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#SensoryIssues: Interoception & Psychosomatism

Musings posted on her blog on July 3rd a post about “interoception”, which she defined as:

describes our sensitivity to sensations that originate in our bodies

Her post concentrates on the issues surrounding the muting of interoceptive signals that is quite often a “Thing” for autistics, and the problems that can result from that (such as a serious infection, in her case, which could have been caught weeks ago if she had been aware of the sensation); and on the issues of alexithymia, which often mean confusing emotional states with interoceptive information.

In my response to one of the comments on that post, I linked the concept of interoception to the concept of psychosomatic symptoms; and this post is to explore that concept further.

The definition of psychosomatic (in this particular case) is: adj. (of a physical illness or other condition) caused or aggravated by a mental factor such as internal conflict or stress.

So, interoception involves the sensations that one’s body experiences (the examples used by Musings involve: temperature, pain, itch, hunger, thirst, and sensations from our organs, to mention most) and our sensitivity to those sensations; and psychosomatism involves mental or emotional difficulties either producing or worsening unpleasant bodily sensations and / or problems. And autistics tend to be some combination of hypersensitive (very sensitive) and hyposensitive (much less sensitive than “normal”) to sensations.

This links in with the element of alexithymia, whereby we can link our emotional states to interoceptive information, and if there is an emotional problem / issue, we often tend to make things worse, because of psychosomatism. Musings mentioned that if she’s upset, she gets cold, and can’t always tell the difference between being cold because of the external temperature (or thermoregulation issues, which we also tend to have), or because she’s feeling upset and that’s how her brain interprets that information. What happens if being upset, or angry, or frustrated, makes you think you feel sick to your stomach, or that your body is tenser than it really is?

That tends to happen to me. And the answer is that quite often because I don’t recognize what the cause is, my tendency towards psychosomatic reactions kicks in, and suddenly I have a positive feedback spiral that’s making my nausea start to get out of control, or sending me into tension headache territory.

And even if you don’t have alexithymia, or your alexithymia isn’t serious, there’s still an element of interaction between the interoceptive information and psychosomatic reactions that, if you don’t have muted interoception (i.e. hyposensitivity to interoceptive information), can lead to positive feedback loops. If you don’t feel well physically, you quite often don’t tend to feel well emotionally, and if you have psychosomatic reactions… there you go! Swirling down the whirlpool of positive feedback.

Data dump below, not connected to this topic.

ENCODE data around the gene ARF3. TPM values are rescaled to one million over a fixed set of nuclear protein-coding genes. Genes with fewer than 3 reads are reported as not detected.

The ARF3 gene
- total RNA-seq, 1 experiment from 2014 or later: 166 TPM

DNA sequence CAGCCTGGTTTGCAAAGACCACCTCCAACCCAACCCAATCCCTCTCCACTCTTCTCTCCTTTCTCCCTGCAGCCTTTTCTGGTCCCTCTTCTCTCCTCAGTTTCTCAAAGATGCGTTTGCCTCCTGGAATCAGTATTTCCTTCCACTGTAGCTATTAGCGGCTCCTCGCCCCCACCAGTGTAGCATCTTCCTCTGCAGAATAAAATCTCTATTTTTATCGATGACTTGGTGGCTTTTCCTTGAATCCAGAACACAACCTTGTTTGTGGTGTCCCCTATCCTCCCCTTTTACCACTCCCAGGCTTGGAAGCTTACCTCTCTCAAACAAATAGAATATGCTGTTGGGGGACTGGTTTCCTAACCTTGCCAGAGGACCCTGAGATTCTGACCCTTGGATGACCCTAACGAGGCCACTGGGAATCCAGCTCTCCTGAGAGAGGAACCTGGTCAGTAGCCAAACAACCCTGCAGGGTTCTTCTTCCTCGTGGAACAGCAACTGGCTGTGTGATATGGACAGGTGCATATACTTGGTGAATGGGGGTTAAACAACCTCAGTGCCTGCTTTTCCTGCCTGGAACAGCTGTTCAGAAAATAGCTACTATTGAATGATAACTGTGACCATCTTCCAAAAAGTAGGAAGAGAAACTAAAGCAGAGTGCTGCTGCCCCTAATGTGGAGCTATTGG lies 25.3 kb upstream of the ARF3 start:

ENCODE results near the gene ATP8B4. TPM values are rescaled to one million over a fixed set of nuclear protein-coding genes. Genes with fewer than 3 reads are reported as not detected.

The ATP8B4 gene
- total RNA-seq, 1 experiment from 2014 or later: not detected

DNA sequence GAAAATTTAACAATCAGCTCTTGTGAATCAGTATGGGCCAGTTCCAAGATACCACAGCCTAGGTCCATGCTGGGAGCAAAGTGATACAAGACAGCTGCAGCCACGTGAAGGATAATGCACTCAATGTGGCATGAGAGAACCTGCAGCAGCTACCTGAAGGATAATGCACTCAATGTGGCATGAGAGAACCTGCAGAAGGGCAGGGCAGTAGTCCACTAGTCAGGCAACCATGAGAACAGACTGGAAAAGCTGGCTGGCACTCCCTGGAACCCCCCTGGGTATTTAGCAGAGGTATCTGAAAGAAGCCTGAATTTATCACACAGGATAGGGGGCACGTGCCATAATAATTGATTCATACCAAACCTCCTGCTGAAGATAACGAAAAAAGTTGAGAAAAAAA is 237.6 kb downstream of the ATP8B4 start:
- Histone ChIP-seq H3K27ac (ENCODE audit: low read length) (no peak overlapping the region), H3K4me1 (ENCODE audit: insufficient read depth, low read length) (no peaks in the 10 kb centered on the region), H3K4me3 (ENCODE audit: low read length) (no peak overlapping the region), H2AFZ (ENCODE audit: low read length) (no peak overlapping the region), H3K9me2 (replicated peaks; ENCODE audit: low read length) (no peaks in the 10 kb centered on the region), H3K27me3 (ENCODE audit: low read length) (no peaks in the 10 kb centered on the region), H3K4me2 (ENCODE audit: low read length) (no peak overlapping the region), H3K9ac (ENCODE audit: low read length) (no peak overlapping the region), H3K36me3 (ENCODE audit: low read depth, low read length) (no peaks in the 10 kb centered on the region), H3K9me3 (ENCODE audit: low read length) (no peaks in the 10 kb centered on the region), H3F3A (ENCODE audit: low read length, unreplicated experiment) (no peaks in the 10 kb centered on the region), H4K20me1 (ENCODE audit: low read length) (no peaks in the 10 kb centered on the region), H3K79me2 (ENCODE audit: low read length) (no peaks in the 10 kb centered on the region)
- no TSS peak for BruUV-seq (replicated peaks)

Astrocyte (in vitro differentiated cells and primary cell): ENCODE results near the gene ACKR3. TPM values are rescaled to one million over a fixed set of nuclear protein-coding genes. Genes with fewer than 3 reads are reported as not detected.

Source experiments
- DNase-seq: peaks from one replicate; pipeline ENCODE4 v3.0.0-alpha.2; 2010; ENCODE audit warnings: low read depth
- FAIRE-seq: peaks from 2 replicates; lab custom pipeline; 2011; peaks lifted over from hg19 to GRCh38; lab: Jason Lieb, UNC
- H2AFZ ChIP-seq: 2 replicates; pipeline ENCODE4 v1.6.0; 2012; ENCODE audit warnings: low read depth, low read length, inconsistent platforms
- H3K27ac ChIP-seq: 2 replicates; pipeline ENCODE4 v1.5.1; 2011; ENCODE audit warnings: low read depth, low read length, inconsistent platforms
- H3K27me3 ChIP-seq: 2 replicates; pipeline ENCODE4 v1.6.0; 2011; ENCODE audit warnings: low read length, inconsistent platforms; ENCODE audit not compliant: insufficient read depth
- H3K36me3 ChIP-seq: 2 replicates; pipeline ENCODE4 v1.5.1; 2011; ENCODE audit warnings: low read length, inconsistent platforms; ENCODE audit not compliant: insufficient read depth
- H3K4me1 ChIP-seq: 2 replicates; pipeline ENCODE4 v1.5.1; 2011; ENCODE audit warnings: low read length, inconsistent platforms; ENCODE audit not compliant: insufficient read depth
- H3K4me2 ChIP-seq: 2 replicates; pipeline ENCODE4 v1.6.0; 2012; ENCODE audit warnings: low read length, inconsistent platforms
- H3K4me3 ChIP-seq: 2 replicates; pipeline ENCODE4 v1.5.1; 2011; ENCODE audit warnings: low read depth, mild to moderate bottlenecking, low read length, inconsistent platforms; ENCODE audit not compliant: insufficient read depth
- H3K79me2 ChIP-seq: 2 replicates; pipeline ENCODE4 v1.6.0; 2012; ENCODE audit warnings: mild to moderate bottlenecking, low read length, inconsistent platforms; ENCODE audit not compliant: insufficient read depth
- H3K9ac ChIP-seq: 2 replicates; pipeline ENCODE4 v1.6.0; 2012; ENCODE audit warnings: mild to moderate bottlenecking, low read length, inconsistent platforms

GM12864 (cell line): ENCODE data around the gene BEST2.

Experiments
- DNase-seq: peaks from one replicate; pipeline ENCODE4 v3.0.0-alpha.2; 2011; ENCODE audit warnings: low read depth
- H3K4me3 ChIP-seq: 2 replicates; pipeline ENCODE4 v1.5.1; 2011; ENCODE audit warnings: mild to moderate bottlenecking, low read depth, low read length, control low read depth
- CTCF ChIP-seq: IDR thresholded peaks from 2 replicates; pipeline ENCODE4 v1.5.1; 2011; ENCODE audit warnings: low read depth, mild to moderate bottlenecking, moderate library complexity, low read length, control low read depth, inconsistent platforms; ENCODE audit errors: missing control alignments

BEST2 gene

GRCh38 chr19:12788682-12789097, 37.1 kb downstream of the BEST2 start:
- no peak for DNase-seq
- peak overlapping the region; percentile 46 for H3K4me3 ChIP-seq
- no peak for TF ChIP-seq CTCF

So… that’s just some thoughts that occurred to me as I replied to a comment on the interoception post, and some other elements that came in… somehow. What about your thoughts?

😉 tagAught

By tagÂûght

I’m in my mid-thirties. I’ve lived in Canada all my life (Toronto and St. John’s), but I’ve travelled to Florida, Massachusetts, England, Wales, Ireland, Scotland, and Costa Rica. I love airplane travel (as long as there are no noisy kids around me!). I’m proud to be Canadian (though Harper might end up changing that!).

I have ASD, aka Autism Spectrum Disorder. Strictly speaking, I’ve been diagnosed as having Aspergers, but (for Canada and the US, at least) that diagnosis is going to be melded with ASD as of May, with the publication of DSM V. Having ASD, and the job I do at the moment (see First Post), is why reading the blogs I mentioned above inspired me to start one of my own about my life in general.

Back in October, I got my driver’s license (as opposed to driving permit for learners) – after twenty years of effort and trying. A lot of thanks is due to my instructor, who has dealt with people with ASD before, and so knew how to teach me for the test (I was able to drive before, just not pass the test, due to anxiety and problems with multi-tasking).

I’m a fanatic writer of SF and Fantasy, both fanfiction and original, and I devour books as well.

I love animals, in particular cats, and I have a fascination with wolves, wild cats (including the big cats), orcas, and the physiology of cephalopods.

I love the wilderness – though I don’t really have the endurance (at the moment, at least) to go hiking or camping out.

And, rather importantly, I’m not someone who thinks about political correctness when it comes to vocabulary. I use what seems right when it seems right. That will include calling myself a person with ASD, or an Autistic, or an Aspie. I’m me; I can call myself what I want.

So, enough about me. Go read my posts – they’re more informative!

1 reply on “#SensoryIssues: Interoception & Psychosomatism”

I know this is an old entry but couldn’t resist the opportunity to share. As a preschool child through early elementary school, my Aspie son seemed to NOT know when he needed to eat. He was very thin and very active at that time of his life. My intuition told me that it would be downright foolish not to feed him until he said he was hungry. However, that is the precise advice doctors and nutritionists give to parents about feeding their children! I feel quite certain that one of his sensory issues was that he just didn’t experience being hungry.

I love your site/blog. Keep up the great work!

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